It was a day of joy for former Cabinet minister Dalmas Otieno as he took a third wife at a colourful ceremony in Homa Bay County.
Mr Otieno married Ms Dorothy Atieno Okello in a ceremony at the bride’s home witnessed by a host of senior politicians in the region.
Ms Okello, 30, is the Homa Bay County executive committee member in charge of Tourism, Culture and Sports.
The three-hour private ceremony was witnessed by Homa Bay Governor Cyprian Awiti, local Senator Otieno Kajwang and several County Ward representatives from both Homa Bay and Migori counties.
The event came at a time when a new Marriage Bill has triggered intense debate in the country.
The proposed law allows polygamy under section 16(e) but demands that a man who is already married may enter into another marriage as long as he gives the name of his previous wife or wives and obtains their consent.
The ceremony in Homa Bay began with the arrival of Senator Kajwang who took the role of the bride’s father. He was followed 20 minutes later by Mr Otieno, who was accompanied by a large delegation of people in a convoy of over 20 vehicles.
One of those in Mr Otieno’s convoy was Governor Awiti.
The climax of the ceremony was a meeting between elders from Gem and those from Kangeso who had accompanied Mr Otieno.
During the elaborate negotiations, the visitors were asked to state their mission to the home which they did.
The spokesperson for the visitors, a former Senior Chief Mr Ariyo Anyango who is a brother to Mr Otieno, said they had satisfied the traditional requirements after payment of 46 head of cattle and a bride price of Sh40,000.
After the elders from Gem were satisfied that Mr Otieno had met all the conditions, the next task was for the groom to identify Miss Okello from among several ladies.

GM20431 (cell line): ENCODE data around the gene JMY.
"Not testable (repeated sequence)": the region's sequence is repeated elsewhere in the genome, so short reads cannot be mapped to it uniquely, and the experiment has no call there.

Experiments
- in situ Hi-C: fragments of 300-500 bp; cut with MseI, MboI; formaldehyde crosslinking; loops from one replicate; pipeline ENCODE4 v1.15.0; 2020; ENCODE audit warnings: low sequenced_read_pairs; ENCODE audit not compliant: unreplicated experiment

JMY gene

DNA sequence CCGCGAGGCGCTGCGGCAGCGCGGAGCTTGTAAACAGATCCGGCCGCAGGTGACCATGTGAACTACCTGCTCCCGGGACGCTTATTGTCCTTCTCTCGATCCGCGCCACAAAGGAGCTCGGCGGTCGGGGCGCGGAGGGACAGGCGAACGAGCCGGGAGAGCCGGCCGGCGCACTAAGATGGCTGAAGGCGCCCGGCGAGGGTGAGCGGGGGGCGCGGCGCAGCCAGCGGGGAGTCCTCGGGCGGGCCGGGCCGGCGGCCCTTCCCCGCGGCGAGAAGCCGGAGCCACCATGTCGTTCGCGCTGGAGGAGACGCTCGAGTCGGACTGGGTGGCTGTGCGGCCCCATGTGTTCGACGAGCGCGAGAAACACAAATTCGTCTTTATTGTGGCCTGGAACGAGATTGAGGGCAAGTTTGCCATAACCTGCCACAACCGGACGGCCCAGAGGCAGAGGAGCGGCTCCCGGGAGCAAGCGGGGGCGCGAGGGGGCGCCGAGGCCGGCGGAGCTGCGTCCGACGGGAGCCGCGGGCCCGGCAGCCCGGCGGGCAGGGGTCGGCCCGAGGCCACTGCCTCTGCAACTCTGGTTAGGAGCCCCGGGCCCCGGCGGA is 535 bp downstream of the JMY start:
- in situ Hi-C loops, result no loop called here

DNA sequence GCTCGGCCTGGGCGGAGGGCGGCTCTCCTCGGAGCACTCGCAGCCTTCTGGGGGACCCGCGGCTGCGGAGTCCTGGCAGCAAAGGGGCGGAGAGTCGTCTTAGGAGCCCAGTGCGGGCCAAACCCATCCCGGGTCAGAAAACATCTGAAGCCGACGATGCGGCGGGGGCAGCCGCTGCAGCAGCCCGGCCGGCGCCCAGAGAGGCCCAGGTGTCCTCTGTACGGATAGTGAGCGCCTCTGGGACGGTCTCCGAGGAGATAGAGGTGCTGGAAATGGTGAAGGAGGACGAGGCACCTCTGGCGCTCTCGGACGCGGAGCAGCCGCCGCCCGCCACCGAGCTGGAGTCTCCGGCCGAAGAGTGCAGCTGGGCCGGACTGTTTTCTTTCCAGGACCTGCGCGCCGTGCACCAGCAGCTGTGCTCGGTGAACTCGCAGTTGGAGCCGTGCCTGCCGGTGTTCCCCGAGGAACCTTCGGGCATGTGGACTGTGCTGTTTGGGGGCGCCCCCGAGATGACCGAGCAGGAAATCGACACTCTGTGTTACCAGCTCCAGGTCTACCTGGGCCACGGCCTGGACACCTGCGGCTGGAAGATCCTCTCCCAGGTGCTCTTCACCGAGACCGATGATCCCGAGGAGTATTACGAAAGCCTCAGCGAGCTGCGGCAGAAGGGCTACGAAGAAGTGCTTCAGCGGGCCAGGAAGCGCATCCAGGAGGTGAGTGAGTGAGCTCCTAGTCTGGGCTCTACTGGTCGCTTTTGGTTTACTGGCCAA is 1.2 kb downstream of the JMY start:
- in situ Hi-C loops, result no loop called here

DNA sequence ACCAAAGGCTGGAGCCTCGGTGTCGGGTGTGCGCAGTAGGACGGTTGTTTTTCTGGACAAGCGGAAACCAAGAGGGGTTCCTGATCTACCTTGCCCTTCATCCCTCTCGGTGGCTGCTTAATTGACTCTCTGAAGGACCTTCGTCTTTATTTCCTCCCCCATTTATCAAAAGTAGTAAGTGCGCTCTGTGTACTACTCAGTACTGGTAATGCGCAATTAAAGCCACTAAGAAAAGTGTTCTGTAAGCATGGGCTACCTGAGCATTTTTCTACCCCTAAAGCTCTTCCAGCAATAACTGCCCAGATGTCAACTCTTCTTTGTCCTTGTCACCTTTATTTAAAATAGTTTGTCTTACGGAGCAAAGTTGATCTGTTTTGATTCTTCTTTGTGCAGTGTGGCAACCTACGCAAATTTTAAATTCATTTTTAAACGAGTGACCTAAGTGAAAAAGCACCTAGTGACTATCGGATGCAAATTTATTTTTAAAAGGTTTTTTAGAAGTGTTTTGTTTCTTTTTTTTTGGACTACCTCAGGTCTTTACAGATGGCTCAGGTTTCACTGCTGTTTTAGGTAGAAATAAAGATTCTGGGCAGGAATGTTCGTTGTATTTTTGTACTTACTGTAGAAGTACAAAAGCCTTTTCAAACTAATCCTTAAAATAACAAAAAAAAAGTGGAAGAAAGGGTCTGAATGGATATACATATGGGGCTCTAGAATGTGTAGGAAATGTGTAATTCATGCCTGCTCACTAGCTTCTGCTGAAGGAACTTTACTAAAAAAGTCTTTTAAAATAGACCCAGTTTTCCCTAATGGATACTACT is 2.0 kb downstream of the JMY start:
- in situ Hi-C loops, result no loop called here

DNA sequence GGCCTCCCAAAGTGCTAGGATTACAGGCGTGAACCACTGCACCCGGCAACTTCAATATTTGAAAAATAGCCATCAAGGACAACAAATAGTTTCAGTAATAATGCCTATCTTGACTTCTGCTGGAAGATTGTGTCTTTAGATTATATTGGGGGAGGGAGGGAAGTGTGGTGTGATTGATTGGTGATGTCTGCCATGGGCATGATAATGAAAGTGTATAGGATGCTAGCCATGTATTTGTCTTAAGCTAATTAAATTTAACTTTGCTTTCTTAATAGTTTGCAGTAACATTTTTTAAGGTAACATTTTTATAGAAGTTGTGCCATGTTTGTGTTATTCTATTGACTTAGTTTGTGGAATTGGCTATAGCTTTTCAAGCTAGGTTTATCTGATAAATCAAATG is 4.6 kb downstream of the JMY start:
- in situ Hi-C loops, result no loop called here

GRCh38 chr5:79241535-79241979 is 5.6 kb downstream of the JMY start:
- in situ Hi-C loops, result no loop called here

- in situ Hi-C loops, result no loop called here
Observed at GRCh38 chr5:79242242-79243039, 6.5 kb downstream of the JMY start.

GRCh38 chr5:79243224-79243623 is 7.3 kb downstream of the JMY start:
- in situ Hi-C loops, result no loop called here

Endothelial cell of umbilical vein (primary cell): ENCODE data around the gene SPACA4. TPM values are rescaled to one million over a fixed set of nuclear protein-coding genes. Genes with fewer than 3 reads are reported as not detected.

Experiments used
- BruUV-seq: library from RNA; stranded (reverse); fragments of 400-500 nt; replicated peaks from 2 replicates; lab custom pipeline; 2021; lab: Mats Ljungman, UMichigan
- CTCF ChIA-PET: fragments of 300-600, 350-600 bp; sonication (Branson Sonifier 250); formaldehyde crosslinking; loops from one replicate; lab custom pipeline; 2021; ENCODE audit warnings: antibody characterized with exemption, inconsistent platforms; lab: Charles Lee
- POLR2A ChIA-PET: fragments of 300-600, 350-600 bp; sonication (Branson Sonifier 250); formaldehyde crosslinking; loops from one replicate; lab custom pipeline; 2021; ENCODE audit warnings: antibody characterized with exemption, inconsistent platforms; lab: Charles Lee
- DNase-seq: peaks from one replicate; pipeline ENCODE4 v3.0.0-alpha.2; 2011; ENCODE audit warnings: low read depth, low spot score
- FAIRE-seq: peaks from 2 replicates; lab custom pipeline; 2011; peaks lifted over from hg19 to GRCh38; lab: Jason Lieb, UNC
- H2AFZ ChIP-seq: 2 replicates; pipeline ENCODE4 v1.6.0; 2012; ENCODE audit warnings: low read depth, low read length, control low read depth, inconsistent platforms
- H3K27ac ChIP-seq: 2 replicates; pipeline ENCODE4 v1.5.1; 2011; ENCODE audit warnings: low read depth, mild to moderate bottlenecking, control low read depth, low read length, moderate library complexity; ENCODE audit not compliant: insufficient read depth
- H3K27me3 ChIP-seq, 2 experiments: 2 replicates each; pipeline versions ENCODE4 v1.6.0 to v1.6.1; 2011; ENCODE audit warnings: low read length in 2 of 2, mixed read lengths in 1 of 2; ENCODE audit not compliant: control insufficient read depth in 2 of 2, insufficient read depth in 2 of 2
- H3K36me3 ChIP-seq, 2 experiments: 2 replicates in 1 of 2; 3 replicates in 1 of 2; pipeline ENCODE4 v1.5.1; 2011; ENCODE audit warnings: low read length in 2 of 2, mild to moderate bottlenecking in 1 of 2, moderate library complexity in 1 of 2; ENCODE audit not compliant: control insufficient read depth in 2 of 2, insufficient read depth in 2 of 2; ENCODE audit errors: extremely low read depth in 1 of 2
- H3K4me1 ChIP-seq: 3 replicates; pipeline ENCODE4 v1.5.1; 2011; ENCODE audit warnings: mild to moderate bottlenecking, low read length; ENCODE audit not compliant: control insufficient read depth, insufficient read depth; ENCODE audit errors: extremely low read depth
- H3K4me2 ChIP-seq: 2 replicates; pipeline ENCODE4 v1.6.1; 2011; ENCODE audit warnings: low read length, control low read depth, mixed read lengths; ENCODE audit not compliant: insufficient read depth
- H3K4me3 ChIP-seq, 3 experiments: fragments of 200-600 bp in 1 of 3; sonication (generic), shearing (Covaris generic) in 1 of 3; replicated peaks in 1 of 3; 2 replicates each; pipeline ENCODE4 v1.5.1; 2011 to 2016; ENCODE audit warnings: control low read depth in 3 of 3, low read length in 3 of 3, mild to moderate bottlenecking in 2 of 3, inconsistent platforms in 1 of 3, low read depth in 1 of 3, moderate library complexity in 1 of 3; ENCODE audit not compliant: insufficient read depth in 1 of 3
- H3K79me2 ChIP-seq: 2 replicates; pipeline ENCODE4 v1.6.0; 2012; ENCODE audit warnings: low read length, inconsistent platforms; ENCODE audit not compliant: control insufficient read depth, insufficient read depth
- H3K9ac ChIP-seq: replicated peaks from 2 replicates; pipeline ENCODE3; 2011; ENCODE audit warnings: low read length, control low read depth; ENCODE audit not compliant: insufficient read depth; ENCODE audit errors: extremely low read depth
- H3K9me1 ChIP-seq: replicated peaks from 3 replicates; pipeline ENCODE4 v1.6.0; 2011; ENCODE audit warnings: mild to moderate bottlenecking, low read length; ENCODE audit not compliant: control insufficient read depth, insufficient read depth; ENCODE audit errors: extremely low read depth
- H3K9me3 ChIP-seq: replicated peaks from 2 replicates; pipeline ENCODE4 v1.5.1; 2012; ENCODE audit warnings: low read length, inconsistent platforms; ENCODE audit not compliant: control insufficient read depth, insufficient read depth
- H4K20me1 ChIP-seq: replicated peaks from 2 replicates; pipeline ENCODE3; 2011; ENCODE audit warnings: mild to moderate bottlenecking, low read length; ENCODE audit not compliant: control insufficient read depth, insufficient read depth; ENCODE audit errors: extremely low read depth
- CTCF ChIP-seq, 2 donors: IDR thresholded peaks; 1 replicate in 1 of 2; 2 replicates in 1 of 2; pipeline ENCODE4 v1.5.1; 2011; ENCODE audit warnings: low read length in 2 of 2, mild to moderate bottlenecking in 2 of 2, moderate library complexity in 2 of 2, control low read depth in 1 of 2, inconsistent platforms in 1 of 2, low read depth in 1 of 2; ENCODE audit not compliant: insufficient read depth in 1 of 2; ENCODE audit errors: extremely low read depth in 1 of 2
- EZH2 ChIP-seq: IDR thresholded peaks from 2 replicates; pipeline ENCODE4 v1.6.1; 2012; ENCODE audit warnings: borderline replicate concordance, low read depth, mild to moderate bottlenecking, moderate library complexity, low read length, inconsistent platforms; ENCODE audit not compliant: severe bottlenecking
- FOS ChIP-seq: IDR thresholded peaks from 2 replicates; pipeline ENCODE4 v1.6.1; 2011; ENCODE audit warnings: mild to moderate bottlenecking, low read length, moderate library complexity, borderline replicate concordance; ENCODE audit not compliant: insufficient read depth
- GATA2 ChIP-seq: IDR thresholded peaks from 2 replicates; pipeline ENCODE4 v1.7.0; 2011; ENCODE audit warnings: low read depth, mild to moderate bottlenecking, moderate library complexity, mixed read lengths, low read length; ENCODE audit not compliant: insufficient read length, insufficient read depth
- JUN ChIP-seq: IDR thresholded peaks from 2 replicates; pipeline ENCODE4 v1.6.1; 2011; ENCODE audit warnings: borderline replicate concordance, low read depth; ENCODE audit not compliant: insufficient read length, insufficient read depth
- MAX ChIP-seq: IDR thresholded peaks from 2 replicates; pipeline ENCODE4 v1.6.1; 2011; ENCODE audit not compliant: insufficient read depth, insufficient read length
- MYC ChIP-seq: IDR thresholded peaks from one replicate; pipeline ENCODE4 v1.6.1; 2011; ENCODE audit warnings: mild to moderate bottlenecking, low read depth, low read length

She was later handed over to Mr Otieno by the parents amidst pomp and colour. After the ceremony, the couple left for Mr Otieno’s Kangeso home in Rongo.
The event highlighted some of the issues which will be covered by the Marriage Bill if it becomes law.
Respecting African traditions and some religions which allow polygamy, the Bill does not bar the practice but seeks to empower women by requiring the consent of the senior wives.
However, some critics are not happy with this provision. Writing in the Daily Nation on Friday, lawyer Beverline Ongaro argued that the law was oppressive.
“On the face of it, this demand seems like a reasonable move aimed at curbing secret marriages, but it raises a number of concerns. The supposition here is that the consent will be given willingly by the present wives, and that such consent will be well-informed. But it is possible for consent to be obtained through coercion. By giving only men the option to enter into several marriages and not women, the Bill is gender-biased.”
Courtesy of Daily Nation
Courtesy of Daily Nation